Wednesday, December 19, 2012

A Star Is Not Quite Born

Ho, ho, ho movie lovers! It's that time of year again. Have you finished all your Christmas shopping? I know a lot of you gents out there find it really hard to buy that Special Someone the right gift. Over the years you've tried perfume, jewelry, pen sets and assorted nick-nacks. Of course, sometimes the inspiration well just runs dry. With Christmas only days away, what are you going to do?

Have you thought about buying your sweetie a career on the silver screen?

Don't laugh! Over the decades, both millionaires and moguls have tried to make their respective cuddlemates Hollywood stars. Ninety-nine percent of the time, these efforts flopped, but they left in their wake a treasure trove of hilariously awful movies and lopsided publicity. These misguided campaigns also proved the old adage that love is not only blind, it's frequently deaf and very, very dumb.

Perhaps the most illustrious example of an ill-fated attempt to make one's honey bunch a star is the William Randolph Hearst/Marion Davies saga.

She was a perky chorus girl still in her teens, while he was the filthy rich "Lord of the Press" when they first met. Hearst was also married and about 30 years older. If Mrs. Hearst (Millicent Veronica Wilson, a former chorus girl herself) had given W.R. the divorce he asked for, the newspaper giant surely would have married Marion. But Millicent refused. Therefore, since Hearst couldn't make Marion his wife, he decided to do the next best thing: make her a movie star.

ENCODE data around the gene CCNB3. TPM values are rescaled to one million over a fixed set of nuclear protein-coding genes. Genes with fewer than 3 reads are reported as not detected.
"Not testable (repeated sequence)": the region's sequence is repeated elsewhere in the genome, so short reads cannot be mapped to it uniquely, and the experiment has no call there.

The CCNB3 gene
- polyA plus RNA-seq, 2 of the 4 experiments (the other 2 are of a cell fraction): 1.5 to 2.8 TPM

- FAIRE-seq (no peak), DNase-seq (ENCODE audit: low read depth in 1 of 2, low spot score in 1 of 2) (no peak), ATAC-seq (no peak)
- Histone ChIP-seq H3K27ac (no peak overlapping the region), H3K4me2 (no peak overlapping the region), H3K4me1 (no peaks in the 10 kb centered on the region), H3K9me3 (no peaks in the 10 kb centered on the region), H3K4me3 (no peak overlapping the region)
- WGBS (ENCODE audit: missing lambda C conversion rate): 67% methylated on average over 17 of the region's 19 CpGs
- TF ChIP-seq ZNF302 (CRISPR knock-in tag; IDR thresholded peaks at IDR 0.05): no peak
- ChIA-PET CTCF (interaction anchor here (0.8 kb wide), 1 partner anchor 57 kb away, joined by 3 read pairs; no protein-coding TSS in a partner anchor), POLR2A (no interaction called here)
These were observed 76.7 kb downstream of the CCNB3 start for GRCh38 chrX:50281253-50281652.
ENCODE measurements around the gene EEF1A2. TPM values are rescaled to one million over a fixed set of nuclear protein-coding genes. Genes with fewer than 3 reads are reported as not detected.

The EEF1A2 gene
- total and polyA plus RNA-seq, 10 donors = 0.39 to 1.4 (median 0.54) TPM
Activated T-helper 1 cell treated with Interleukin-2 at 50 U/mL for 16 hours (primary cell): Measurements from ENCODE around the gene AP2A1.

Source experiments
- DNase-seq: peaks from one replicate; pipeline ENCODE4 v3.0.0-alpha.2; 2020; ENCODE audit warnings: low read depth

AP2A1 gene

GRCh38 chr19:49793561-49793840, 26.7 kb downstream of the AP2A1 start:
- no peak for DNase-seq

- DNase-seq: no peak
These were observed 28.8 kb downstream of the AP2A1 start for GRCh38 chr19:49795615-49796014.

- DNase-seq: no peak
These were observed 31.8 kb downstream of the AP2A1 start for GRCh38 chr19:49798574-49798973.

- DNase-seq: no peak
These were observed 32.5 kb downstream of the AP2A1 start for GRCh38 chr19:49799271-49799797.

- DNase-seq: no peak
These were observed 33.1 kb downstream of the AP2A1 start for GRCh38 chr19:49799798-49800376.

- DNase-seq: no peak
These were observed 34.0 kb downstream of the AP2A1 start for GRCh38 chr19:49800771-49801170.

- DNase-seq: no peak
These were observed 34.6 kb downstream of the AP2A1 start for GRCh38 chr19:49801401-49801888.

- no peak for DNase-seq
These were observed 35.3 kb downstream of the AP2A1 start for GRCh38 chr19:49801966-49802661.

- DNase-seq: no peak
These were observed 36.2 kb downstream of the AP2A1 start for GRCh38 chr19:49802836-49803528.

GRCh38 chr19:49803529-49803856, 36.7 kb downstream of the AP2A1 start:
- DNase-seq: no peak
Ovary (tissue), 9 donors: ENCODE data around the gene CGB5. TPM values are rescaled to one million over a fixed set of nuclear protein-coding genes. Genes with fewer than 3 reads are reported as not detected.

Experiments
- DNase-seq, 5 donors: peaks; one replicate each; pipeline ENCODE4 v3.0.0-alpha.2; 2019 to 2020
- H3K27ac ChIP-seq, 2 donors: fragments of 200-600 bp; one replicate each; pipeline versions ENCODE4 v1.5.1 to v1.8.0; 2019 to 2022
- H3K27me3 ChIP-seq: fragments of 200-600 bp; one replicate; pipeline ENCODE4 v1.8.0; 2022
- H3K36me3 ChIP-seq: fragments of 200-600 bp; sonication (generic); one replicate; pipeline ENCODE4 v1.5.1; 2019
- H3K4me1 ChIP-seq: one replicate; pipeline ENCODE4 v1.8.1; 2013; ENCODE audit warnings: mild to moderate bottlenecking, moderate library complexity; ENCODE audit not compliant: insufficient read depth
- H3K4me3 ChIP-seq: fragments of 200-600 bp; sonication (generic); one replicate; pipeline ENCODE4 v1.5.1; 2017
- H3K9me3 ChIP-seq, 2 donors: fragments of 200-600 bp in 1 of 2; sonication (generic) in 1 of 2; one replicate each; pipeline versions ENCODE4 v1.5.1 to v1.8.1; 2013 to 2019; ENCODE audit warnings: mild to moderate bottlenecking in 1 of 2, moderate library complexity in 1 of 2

Or at least he tried. Hearst created Cosmopolitan Pictures with the sole purpose of producing Marion's films. Meanwhile, the major Hollywood studios chipped in and happily put Marion under contract. This was unusual, as Marion never had much pull at the box office. But with Davies on the lot, the studio in question could count on the Hearst newspaper empire giving all their films positive reviews--whether they deserved them or not. Thus, accommodating Marion meant good publicity, but bad movies--especially if Marion was in them.

See, because W.R. was paying for everything, he had the final say over what type of movies Marion made. Although Miss Davies had shown a flair for light comedy in such films as "Show People", her sugar daddy insisted that she play noble heroines in weepy epics, parts Marion simply wasn't suited for. Thus, audiences were treated to such fluffy nonsense as "Cecelia of the Pink Roses"(1918), "April Folly" (1920), "When Knighthood Was In Flower" (1922--as Mary Tudor!) and "Polly of the Circus" (1932, where Marion plays a carny who falls in love with minister Clark Gable). Even though Marion churned out 29 films in her career (averaging three a year in her peek) and received an avalanche of Hearst inspired publicity, nearly all her flicks bombed.